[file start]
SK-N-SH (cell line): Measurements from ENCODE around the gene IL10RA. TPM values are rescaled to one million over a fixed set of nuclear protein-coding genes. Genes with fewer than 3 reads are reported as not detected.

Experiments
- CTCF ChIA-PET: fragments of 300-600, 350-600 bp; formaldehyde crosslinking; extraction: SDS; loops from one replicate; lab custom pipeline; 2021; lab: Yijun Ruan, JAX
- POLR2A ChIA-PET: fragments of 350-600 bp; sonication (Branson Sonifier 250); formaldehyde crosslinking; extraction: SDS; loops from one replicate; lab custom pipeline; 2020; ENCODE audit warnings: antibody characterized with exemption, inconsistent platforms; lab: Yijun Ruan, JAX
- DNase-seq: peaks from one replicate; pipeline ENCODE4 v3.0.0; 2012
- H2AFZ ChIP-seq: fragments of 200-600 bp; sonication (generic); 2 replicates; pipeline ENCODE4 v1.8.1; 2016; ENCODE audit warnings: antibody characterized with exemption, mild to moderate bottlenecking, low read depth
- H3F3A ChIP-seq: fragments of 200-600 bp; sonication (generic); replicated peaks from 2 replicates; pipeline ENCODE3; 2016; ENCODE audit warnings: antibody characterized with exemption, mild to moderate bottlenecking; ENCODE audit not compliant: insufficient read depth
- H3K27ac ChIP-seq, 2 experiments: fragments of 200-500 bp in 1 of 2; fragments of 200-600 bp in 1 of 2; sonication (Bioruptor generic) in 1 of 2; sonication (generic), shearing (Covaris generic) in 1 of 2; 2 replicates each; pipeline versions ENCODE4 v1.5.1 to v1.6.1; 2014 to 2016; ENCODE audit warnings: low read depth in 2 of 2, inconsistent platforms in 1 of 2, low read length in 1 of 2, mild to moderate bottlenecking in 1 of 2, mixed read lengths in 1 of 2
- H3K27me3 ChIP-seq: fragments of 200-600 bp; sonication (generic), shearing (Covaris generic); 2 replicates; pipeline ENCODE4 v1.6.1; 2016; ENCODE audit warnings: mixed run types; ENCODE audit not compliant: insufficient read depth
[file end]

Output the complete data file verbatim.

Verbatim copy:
SK-N-SH (cell line): Measurements from ENCODE around the gene IL10RA. TPM values are rescaled to one million over a fixed set of nuclear protein-coding genes. Genes with fewer than 3 reads are reported as not detected.

Experiments
- CTCF ChIA-PET: fragments of 300-600, 350-600 bp; formaldehyde crosslinking; extraction: SDS; loops from one replicate; lab custom pipeline; 2021; lab: Yijun Ruan, JAX
- POLR2A ChIA-PET: fragments of 350-600 bp; sonication (Branson Sonifier 250); formaldehyde crosslinking; extraction: SDS; loops from one replicate; lab custom pipeline; 2020; ENCODE audit warnings: antibody characterized with exemption, inconsistent platforms; lab: Yijun Ruan, JAX
- DNase-seq: peaks from one replicate; pipeline ENCODE4 v3.0.0; 2012
- H2AFZ ChIP-seq: fragments of 200-600 bp; sonication (generic); 2 replicates; pipeline ENCODE4 v1.8.1; 2016; ENCODE audit warnings: antibody characterized with exemption, mild to moderate bottlenecking, low read depth
- H3F3A ChIP-seq: fragments of 200-600 bp; sonication (generic); replicated peaks from 2 replicates; pipeline ENCODE3; 2016; ENCODE audit warnings: antibody characterized with exemption, mild to moderate bottlenecking; ENCODE audit not compliant: insufficient read depth
- H3K27ac ChIP-seq, 2 experiments: fragments of 200-500 bp in 1 of 2; fragments of 200-600 bp in 1 of 2; sonication (Bioruptor generic) in 1 of 2; sonication (generic), shearing (Covaris generic) in 1 of 2; 2 replicates each; pipeline versions ENCODE4 v1.5.1 to v1.6.1; 2014 to 2016; ENCODE audit warnings: low read depth in 2 of 2, inconsistent platforms in 1 of 2, low read length in 1 of 2, mild to moderate bottlenecking in 1 of 2, mixed read lengths in 1 of 2
- H3K27me3 ChIP-seq: fragments of 200-600 bp; sonication (generic), shearing (Covaris generic); 2 replicates; pipeline ENCODE4 v1.6.1; 2016; ENCODE audit warnings: mixed run types; ENCODE audit not compliant: insufficient read depth